Generation gap YF&R overcomes differences
Casper – As the average age of farmers and ranchers across the nation increases, a new generation is emerging in the agriculture industry and, according to American Farm Bureau Federation Director of Leadership Development Kyle Perry, there are many advantages to working together.
“We always have to interact with people of different generations in some way, at some time,” said Perry at the Wyoming Farm Bureau Young Farmer and Rancher Conference on Dec. 2-3. “It provides a lot of challenges and struggles, but it also provides a lot of opportunities.”
“This is the first time in the history of the world that we have four generations currently active and involved in the workplace,” continued Perry, who noted that each generation has unique values, motivation and perspectives influenced by their life experiences.
The four generations currently in the workplace, as described by Perry, are the Traditionalists, Baby Boomers, Generation X and Generation Y.
Conference attendees volunteered that working with people of the Traditional or Baby Boomer generations is sometimes frustrating because they are often more resistant to technology and change.
“I hear the same frustrations continually,” said Perry. “The older generations say the same things about Generation X and Y, only flipped.”
At the same time, the Young Farmers and Ranchers recognized that Traditional and Baby Boomer generations have strong work ethic and are supportive of young members of the industry. The group noted that these generations have made numerous sacrificed and have strong values.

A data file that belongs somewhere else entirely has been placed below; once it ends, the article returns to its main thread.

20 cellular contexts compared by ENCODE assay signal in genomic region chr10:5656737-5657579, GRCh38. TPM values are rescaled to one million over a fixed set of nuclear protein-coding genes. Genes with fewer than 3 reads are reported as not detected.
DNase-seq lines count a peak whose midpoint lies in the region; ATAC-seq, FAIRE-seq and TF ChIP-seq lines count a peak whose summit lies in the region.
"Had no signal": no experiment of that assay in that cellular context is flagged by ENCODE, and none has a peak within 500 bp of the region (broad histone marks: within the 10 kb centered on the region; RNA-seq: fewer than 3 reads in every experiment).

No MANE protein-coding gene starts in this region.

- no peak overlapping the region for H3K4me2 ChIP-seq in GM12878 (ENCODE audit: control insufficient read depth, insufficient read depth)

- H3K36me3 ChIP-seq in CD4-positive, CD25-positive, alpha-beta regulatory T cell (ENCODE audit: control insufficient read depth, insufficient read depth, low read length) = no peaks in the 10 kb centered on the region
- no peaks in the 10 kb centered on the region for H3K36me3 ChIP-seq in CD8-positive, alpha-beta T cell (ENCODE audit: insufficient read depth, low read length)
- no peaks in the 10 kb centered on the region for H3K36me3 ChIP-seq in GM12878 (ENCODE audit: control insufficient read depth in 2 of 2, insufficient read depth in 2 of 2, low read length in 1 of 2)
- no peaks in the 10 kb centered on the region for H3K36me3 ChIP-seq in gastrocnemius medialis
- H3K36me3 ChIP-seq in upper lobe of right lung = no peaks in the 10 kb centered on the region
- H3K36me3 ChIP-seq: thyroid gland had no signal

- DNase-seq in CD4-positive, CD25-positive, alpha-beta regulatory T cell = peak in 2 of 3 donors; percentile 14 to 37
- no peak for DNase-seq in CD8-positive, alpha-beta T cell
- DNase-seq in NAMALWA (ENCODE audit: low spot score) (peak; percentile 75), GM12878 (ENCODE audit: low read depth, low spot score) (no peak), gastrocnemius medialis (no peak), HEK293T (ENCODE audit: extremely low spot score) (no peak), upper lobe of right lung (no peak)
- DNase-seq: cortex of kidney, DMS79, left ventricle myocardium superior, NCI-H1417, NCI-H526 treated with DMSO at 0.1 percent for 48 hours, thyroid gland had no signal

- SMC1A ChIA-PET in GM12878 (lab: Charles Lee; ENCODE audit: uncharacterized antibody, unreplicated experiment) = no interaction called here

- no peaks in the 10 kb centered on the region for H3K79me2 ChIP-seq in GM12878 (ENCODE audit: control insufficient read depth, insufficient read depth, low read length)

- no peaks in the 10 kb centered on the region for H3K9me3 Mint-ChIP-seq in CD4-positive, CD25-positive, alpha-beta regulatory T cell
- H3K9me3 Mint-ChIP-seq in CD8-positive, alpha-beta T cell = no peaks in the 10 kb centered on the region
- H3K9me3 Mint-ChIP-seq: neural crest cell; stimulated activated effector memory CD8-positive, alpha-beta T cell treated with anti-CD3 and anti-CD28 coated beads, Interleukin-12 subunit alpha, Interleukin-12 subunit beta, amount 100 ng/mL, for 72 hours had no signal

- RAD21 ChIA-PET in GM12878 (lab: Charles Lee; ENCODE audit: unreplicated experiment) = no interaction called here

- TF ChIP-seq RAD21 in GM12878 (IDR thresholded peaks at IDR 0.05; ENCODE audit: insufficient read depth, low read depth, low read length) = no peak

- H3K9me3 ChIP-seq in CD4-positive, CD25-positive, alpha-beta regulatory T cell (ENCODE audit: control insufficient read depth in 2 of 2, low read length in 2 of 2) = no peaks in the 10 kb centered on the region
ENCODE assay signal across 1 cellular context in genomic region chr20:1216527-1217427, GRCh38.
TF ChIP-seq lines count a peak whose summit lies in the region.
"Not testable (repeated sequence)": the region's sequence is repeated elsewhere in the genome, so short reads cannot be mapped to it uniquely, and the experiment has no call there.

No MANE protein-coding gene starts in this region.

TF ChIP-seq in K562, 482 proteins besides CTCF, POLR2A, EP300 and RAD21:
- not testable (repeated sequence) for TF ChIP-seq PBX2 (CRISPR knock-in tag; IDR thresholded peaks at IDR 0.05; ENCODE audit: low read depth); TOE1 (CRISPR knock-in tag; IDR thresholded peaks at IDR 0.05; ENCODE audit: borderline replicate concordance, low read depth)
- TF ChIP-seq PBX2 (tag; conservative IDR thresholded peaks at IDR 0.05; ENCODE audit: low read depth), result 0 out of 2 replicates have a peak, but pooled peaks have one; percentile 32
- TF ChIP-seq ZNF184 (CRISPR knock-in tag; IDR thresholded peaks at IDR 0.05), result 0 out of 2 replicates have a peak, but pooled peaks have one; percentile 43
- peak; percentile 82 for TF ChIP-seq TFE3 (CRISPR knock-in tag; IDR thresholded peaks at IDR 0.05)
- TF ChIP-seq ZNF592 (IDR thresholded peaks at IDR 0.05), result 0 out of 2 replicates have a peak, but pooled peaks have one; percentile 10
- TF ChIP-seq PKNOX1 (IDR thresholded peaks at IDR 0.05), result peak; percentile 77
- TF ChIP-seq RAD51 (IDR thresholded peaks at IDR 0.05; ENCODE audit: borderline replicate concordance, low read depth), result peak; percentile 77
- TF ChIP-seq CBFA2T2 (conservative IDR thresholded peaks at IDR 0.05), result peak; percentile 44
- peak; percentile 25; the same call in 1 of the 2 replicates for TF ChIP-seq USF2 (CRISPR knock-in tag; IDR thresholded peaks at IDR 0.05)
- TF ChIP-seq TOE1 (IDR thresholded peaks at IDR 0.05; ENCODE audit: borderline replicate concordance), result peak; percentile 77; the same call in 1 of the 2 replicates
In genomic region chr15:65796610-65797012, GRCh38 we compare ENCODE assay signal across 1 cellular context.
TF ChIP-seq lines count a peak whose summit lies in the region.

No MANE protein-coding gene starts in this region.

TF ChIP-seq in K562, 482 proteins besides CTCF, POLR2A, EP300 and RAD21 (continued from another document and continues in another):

Perry added that while we can recognize our frustrations, it is more productive to talk about the advantages of having multiple working generations, and to do so, it is important to understand the differences in each generation.
“First, we need to increase our generational awareness to improve how we interact across generations,” explained Perry.
“Generation Y, born between 1980 and 2000, is typically described as eager, coddled and overscheduled since birth,” said Perry, marking the ability to instantaneously connect with the world as important.
Perry continued that Generation X is largely described as skeptical, due to the experiences in seeing impeachment, church scandal and the highest divorce rate ever seen in the U.S. He added that Generation X considers productivity to be important, in contrast to time spent at a task.
The Baby Boomers, born between 1946 and 1964, are described as optimistic, in contrast to Generation X.
“Sense of self is connected to job and achievements,” Perry explained, “all in pursuit of the American Dream.”
The eldest generation in the workplace was born between 1906 and 1946 and is considered Traditionals, who are driven by the ideals of sacrifice and tradition. This generation saw both Pearl Harbor and World War II and grew up with a sense of duty and loyalty.